Connecticut (Promoting Workplace Diversity Training)
Connecticut law requires state agencies to provide three hours of diversity training to all supervisory and non-supervisory employees and to all new supervisory employees within six months of the assumption of a position with a state agency. The diversity training must include information on state and federal discrimination laws as well as hate crimes directed at protected classes. Conn. Gen. Stat. § 46a-54(16)(A).
The Public Personnel Rules of Florida’s Administrative Code require all supervisors in Florida executive branch agencies to receive training on affirmative action and equal opportunity, which would include sexual harassment training. See Fla. Admin. Code, Tit. tit. 60L, § 21.004. Illinois
The Illinois Human Rights Act requires every public employer to provide sexual harassment training as part of all new employee training programs. Ill. Comp. Stat., Chap. 775, § 2-105(B)(5).
Maine’s Sexual Harassment Training and Education in the Workplace Law requires all private and public employers with fifteen or more employees to provide sexual harassment training to all new employees within one year of beginning employment. Me. Rev. Stat. § 807(3).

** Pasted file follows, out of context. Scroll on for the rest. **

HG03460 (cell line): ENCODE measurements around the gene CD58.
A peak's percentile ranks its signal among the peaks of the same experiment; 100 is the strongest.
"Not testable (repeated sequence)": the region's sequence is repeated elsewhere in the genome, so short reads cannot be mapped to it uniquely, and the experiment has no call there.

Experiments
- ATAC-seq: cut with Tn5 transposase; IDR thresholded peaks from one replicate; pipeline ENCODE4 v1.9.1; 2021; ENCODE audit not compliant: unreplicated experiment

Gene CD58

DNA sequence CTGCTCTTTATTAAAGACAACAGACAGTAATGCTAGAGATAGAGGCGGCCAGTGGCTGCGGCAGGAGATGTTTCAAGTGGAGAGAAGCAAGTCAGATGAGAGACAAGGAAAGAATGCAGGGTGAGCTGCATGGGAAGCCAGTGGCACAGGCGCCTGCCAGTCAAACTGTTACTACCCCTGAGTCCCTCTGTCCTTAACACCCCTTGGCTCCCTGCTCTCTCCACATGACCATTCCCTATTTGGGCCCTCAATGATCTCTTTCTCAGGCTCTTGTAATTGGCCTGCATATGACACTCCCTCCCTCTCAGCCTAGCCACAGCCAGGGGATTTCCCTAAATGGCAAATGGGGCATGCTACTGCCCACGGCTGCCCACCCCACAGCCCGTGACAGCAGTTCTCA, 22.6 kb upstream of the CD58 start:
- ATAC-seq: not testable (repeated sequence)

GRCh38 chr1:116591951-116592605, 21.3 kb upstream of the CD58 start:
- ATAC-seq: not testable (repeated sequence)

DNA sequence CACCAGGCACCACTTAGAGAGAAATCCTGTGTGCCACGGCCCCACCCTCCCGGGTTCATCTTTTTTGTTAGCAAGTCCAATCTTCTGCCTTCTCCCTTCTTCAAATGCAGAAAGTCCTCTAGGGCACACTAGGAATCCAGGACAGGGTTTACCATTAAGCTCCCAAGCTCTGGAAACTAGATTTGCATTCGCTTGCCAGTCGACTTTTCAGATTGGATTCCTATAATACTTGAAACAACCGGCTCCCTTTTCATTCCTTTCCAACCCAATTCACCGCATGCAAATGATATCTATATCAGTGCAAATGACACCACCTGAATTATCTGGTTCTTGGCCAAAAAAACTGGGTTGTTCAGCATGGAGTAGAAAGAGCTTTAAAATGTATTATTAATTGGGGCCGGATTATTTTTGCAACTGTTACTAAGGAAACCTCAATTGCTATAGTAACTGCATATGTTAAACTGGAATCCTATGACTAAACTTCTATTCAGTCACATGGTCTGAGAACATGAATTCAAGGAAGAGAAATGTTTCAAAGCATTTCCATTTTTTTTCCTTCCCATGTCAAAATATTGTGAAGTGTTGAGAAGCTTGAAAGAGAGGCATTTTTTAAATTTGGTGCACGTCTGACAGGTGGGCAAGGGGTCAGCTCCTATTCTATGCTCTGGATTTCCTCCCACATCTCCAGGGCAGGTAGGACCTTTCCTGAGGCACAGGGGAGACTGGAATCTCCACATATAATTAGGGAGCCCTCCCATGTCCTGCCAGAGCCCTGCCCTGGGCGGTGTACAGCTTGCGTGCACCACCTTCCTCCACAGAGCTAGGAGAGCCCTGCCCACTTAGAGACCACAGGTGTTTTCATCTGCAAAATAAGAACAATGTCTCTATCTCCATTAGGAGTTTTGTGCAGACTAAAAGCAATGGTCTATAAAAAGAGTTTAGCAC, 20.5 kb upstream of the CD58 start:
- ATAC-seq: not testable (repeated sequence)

The Massachusetts Fair Employment Practice Act requires all employers to promote “a workplace free of sexual harassment.” Thus, the law encourages employers to provide sexual harassment training to all new employees within one year of beginning employment. Supervisors and managers should receive additional sexual harassment training on their responsibilities for preventing sexual harassment and responding to sexual harassment complaints. In addition, employers must distribute a written version of their sexual harassment policy annually to all employees and to each new employee at the beginning of employment. See Mass. Gen. Laws, Chap. 151B, § 3A.
Michigan’s Disability Bias Law requires the department of civil rights to offer training programs, which would include sexual harassment training, to employers, labor organization and employment agencies to assist in understanding the requirements of the Act. See Mich. Comp. Laws Ann., § 37.1212.
In the 2002 case Gaines v. Bellino, 173 N.J. 301 (2002), the New Jersey Supreme Court held that, in judging whether an employer has been negligent in preventing sexual harassment under state law, state courts should consider whether the employer made sexual harassment training available to all employees in its organization. The court stated that an employer that provides sexual harassment training helps demonstrate the employer’s “unequivocal commitment from the top” to preventing sexual harassment.